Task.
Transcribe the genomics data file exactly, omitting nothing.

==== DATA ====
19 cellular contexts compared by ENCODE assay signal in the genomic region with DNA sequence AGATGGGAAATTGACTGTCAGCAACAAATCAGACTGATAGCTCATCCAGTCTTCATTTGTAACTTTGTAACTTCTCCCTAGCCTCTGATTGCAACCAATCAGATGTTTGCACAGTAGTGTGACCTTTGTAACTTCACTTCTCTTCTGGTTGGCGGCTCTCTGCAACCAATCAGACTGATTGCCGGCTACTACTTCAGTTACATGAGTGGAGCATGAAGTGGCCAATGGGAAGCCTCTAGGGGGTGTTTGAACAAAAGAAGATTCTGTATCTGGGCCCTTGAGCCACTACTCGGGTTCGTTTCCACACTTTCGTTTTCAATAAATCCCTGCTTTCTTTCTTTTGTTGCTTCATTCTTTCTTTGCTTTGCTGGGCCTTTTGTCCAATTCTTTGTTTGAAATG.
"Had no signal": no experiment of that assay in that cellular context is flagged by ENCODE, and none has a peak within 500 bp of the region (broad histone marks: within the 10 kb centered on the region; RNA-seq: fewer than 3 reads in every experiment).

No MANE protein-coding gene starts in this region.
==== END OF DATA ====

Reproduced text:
19 cellular contexts compared by ENCODE assay signal in the genomic region with DNA sequence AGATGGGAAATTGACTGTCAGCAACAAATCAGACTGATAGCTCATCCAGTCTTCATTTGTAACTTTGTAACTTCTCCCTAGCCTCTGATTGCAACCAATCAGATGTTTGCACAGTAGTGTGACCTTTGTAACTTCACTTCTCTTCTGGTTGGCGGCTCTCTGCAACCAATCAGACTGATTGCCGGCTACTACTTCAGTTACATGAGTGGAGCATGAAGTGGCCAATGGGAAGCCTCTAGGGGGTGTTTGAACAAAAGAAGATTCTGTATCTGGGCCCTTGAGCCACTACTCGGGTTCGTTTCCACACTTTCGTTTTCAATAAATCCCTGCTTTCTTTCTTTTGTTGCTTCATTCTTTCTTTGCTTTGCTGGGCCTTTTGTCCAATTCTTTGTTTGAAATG.
"Had no signal": no experiment of that assay in that cellular context is flagged by ENCODE, and none has a peak within 500 bp of the region (broad histone marks: within the 10 kb centered on the region; RNA-seq: fewer than 3 reads in every experiment).

No MANE protein-coding gene starts in this region.